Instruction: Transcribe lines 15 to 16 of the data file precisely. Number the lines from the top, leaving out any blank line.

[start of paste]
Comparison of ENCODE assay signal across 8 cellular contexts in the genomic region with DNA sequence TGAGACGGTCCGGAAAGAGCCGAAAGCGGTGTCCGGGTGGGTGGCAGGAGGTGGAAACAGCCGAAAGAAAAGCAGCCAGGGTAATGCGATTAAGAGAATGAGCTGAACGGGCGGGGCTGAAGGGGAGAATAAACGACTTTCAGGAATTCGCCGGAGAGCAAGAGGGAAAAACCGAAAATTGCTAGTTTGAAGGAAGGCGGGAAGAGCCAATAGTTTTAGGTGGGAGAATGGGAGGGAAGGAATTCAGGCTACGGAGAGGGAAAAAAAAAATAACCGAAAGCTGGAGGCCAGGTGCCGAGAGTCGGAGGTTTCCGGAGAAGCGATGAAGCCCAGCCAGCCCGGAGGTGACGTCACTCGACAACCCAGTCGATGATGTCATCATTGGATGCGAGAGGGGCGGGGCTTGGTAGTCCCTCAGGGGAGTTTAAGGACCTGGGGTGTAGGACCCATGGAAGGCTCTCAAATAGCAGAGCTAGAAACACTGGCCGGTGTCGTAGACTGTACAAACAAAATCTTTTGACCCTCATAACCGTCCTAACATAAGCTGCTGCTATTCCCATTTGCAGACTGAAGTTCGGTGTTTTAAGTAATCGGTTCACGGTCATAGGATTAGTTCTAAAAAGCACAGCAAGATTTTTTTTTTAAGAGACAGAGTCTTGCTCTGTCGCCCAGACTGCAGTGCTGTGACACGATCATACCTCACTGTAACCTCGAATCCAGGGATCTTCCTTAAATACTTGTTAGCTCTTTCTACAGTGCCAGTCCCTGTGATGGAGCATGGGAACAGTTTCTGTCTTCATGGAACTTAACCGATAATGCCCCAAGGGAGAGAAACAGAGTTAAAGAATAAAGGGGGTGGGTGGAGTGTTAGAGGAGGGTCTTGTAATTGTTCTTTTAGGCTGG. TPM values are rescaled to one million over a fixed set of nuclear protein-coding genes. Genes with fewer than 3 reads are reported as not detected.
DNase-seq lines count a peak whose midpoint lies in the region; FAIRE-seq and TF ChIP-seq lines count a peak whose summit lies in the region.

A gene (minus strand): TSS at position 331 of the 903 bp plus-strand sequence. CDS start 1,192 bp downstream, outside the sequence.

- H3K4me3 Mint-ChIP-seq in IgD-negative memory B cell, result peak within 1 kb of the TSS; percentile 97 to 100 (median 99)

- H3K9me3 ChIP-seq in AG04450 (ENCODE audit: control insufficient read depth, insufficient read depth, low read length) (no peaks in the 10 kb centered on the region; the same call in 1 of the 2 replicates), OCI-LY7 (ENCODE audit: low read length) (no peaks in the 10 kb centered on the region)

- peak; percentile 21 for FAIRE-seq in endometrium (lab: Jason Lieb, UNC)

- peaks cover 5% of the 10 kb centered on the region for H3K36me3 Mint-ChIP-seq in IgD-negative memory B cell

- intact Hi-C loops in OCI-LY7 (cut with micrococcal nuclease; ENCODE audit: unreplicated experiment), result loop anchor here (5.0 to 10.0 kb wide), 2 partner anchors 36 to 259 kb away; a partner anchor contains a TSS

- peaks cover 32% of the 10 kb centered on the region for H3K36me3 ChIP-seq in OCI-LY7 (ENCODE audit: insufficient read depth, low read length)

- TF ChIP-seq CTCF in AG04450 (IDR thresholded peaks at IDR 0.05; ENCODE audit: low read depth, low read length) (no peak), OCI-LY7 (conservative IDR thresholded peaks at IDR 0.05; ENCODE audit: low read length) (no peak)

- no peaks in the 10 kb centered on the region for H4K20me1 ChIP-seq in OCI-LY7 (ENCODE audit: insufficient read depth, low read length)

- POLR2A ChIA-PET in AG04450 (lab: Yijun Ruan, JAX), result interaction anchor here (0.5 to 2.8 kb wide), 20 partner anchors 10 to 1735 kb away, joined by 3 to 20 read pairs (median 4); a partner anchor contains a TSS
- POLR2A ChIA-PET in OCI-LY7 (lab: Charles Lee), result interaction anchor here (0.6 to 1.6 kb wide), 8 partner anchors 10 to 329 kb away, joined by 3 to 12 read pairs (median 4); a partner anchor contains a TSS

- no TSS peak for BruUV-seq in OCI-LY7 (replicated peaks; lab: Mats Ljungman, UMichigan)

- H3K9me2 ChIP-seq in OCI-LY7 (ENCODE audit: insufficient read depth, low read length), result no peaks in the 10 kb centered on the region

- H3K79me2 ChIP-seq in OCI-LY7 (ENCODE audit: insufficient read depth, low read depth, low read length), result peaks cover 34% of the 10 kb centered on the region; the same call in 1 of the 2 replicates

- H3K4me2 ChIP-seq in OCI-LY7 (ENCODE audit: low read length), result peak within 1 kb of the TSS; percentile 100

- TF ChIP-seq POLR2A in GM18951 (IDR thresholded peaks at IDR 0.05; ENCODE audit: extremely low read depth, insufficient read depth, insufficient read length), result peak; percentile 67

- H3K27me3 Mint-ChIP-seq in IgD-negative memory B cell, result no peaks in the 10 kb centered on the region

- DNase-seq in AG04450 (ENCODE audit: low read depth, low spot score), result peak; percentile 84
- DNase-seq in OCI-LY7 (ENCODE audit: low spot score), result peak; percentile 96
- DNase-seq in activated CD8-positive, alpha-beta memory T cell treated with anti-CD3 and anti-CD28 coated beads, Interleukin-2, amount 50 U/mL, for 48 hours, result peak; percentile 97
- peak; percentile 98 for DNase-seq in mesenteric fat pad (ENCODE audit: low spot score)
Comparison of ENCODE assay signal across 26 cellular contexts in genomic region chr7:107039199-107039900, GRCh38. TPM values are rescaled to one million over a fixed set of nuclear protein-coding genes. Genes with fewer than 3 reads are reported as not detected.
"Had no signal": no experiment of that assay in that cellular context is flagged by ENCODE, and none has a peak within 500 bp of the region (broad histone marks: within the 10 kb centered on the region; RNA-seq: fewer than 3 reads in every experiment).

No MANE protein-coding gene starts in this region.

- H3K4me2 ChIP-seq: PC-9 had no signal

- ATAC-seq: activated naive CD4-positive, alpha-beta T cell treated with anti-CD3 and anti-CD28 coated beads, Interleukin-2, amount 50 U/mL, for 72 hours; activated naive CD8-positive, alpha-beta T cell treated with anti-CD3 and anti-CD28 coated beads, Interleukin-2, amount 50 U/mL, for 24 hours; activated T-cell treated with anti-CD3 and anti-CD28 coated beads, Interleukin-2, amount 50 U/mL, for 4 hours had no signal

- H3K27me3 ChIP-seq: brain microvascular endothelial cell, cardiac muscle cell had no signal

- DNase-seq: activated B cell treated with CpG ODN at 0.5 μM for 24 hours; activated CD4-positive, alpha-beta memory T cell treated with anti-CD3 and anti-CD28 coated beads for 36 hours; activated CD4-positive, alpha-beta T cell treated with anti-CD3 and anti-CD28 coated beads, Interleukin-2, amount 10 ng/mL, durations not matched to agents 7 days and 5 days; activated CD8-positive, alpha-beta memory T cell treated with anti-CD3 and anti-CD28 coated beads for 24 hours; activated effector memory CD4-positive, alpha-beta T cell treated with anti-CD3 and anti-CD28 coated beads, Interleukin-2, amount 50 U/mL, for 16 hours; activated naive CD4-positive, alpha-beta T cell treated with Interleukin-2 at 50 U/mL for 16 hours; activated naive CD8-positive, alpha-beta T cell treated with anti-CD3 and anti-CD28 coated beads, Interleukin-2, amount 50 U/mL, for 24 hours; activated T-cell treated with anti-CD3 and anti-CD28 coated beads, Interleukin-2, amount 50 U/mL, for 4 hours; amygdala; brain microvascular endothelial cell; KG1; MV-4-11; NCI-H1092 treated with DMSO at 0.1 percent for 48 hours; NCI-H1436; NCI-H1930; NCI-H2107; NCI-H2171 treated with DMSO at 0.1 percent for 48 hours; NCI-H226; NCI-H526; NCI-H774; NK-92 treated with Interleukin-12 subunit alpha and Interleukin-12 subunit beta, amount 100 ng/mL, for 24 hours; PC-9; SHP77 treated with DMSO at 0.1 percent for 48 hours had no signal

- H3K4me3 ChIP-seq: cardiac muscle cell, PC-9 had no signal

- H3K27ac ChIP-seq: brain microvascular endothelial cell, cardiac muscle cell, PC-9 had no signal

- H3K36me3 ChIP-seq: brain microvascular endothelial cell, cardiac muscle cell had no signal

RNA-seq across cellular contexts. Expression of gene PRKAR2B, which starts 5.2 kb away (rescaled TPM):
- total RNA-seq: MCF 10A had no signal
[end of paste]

- H3K9me2 ChIP-seq in OCI-LY7 (ENCODE audit: insufficient read depth, low read length), result no peaks in the 10 kb centered on the region

- H3K79me2 ChIP-seq in OCI-LY7 (ENCODE audit: insufficient read depth, low read depth, low read length), result peaks cover 34% of the 10 kb centered on the region; the same call in 1 of the 2 replicates